Canadian Anaesthetists’ Society Journal

, Volume 28, Issue 4, pp 329–333 | Cite as

The effect of slow releasing oral magnesium chloride on the qtc interval of the electrocardiogram during open heart surgery

  • Barry S. Krasner
  • Robert Girdwood
  • Harry Smith


Recent work in both animal and human studies emphasizes the value of magnesium in the maintenance of the functional and structural integrity of cardiac muscle. Both intracellular and extracellular magnesium concentrations can vary independently and the serum and red cell magnesium levels may not give an accurate account of intracellular cardiac magnesium deficiency. However, electrocardiographic studies of magnesium levels could provide an accurate index of intracellular cardiac magnesium levels.

Twenty-four patients scheduled electively for mitral valve replacement were studied to evaluate the effect of slow releasing oral magnesium chloride on the QTc interval of the electrocardiogram. Although pretreatment QTc values in all patients were not significantly different, there was a highly significant difference between the control group and the treatment group after four days of preoperative treatment with oral magnesium chloride. During the postoperative phase of the trial, all patients developed a similar pattern of increase in QTc interval, reaching a peak at the end of the second day and followed by a decrease over the final two days. All patients who developed arrhythmias postoperatively had not been pretreated (primed) with oral magnesium chloride and had abnormal QTc intervals both before and after operation.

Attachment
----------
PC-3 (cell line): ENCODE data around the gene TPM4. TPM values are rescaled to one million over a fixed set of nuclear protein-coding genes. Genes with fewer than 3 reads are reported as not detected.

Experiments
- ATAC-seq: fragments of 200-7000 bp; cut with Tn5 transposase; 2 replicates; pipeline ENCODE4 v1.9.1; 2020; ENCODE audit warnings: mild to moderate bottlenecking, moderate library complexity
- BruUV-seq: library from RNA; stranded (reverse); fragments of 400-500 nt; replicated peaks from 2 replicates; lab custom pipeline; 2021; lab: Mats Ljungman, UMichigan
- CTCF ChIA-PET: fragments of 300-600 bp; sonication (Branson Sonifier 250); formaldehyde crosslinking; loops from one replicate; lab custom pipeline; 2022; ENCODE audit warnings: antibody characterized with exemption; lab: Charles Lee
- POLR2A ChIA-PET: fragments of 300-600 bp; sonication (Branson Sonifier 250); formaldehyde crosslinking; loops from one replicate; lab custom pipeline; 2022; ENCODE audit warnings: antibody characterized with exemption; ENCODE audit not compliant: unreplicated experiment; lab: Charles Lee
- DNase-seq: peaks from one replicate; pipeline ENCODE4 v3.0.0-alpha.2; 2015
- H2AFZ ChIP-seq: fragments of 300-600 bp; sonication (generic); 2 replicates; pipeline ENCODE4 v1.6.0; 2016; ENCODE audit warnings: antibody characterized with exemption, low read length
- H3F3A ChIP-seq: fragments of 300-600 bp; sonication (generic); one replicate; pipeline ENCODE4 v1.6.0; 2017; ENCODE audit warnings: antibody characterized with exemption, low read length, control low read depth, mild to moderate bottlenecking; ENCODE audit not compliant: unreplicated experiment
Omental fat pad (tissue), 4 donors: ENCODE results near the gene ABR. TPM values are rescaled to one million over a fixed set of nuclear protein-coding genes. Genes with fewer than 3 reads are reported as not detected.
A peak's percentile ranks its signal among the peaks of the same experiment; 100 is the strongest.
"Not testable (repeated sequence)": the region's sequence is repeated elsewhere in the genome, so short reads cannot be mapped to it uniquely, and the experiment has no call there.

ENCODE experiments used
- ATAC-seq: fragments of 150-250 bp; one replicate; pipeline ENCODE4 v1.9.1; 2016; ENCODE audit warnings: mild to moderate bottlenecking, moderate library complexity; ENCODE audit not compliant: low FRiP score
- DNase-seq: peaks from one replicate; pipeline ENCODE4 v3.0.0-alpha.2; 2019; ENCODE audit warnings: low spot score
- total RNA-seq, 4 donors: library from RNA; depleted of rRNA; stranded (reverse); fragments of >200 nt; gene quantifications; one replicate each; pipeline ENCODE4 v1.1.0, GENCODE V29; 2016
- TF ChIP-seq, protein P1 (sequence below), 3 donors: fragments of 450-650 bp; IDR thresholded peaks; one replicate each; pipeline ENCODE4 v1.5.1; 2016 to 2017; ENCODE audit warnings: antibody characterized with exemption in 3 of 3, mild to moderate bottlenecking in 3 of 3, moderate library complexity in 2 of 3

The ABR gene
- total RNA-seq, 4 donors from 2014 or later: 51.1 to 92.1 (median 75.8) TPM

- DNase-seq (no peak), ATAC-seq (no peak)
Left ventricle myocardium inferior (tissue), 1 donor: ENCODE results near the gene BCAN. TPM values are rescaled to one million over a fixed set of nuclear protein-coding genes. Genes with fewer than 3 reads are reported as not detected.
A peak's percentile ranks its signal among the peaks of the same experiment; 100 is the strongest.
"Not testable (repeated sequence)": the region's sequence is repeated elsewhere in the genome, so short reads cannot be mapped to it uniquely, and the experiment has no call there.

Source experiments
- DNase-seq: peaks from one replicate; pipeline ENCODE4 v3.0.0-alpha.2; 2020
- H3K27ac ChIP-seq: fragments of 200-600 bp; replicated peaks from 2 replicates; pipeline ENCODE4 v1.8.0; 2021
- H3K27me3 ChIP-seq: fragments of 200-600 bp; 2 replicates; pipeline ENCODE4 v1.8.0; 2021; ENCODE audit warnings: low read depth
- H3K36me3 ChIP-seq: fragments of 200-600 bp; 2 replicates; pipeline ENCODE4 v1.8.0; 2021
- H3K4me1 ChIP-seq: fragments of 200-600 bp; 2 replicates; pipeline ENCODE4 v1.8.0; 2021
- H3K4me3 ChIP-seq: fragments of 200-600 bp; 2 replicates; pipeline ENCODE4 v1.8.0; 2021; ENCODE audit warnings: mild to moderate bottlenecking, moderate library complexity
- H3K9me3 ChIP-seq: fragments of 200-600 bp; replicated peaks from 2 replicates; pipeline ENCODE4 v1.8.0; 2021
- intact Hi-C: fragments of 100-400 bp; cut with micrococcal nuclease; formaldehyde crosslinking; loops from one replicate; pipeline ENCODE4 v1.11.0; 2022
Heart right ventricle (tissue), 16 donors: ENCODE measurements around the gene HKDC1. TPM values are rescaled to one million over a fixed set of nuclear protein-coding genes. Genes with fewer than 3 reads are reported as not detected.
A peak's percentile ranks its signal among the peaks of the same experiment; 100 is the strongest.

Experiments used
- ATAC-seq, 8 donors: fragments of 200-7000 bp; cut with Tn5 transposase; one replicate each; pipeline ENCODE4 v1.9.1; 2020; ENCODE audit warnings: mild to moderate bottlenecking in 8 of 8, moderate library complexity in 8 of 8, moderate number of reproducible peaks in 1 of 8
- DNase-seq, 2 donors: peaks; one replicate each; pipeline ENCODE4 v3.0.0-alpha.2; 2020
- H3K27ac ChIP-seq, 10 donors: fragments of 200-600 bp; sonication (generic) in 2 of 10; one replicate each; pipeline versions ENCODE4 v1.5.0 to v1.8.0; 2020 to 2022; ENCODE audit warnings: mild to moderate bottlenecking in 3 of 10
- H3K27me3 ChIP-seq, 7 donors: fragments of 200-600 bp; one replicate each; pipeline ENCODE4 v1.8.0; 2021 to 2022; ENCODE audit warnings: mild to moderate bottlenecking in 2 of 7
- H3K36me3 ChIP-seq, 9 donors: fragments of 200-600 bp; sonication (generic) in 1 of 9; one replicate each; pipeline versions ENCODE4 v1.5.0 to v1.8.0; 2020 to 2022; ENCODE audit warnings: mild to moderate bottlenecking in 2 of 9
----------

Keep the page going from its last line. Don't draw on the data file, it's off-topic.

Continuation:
The results of this study demonstrate the usefulness of oral magnesium chloride in reducing the QTc interval of the electrocardiogram and so protecting the myocardium against possible arrhythmias.

Key Words

Heart electrocardiogram QTc interval magnesium 


Des études recentes effectuées chez l’homme et chez I’animal ont souligné le rôle important du magnésium dans le maintien de l’intégrité structurelle et fonctionnelle du muscle cardiaque. Comme les concentrations intraet extra-cellulaires du magnésium peuvent varier de façon independante, les déterminations dex taux de magnésium dans les globules rouges et dans le sérum peuvent ne pas révéler des déficiences de cet ion dans la cellule myocardique. L’étude des modifications électrocardiographiques pourrait d’autre part fournir un index précis de la concentration de cet ion au niveau de la cellule myocardique.